How would you like to be denied a job because you're Muslim, or Jewish, or an atheist?
What about if you're LGBTQ?
What if you're an unmarried pregnant woman?
These questions are, of course, rhetorical. Denying an individual employment based on her or his religion--or lack thereof--race, sex, sexual identity, ethnicity, et cetera, is illegal.
Or is it?
This is the United States of America under the administration of Donald J. Trump.
Nothing should surprise us anymore.
And here's one more thing.
On Wednesday, the Trump administration proposed a new rule allowing businesses with federal contracts to discriminate against their workers based on LGBTQ status, sex, race, ethnicity, national origin, and other characteristics.
According to the U.S. Labor Department's 46-page draft rule, a range of "religious organizations"--corporations, schools, and societies--can legally refuse someone employment as long as the organization claims "religious purposes."
The White House does not limit the provision solely to religious purposes, however, stating:
"The contractor must be organized for a religious purpose, meaning that it was conceived with a self-identified religious purpose. This need not be the contractor's only purpose. A religious purpose can be shown by articles of incorporation or other founding documents, but that is not the only type of evidence that can be used."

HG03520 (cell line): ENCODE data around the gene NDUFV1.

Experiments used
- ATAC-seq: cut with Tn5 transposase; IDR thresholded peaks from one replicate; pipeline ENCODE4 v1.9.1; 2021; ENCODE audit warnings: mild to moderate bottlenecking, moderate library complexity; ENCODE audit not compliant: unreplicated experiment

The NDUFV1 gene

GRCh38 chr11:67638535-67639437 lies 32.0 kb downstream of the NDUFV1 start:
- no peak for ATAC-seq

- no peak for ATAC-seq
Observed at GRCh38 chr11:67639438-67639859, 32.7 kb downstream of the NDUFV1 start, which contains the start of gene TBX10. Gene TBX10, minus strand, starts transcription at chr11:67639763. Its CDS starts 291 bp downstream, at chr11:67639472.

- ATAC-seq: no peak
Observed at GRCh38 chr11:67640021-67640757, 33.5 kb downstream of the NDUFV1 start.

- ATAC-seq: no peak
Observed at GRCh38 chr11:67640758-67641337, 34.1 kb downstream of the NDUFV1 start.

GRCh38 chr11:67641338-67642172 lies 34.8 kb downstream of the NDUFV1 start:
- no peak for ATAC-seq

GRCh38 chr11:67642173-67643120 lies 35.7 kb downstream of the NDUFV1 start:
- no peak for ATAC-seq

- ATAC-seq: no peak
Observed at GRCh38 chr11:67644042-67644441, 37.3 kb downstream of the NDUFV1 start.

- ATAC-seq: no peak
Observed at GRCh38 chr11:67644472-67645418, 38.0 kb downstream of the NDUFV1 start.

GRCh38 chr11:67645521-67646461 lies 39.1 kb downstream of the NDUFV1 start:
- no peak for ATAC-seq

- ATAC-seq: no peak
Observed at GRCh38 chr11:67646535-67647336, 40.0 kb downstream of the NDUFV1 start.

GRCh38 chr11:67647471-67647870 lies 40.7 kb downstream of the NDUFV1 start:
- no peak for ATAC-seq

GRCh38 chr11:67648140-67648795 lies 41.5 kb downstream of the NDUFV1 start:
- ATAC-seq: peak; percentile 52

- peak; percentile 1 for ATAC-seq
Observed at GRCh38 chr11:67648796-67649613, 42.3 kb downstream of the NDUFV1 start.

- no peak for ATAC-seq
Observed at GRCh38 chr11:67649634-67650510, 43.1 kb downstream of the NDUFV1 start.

The National Center for Transgender Equality identified the slippery slope in the statement:
"[The rule could allow] firing or refusing to hire someone because of their sexual orientation or gender identity. It could also lead to federal contractors refusing to hire women or unmarried workers who are pregnant or parents, or even discrimination on the basis of race."
For example, so long as a business cites religious objections, it would now well within its right to fire an employee because he or she is gay.
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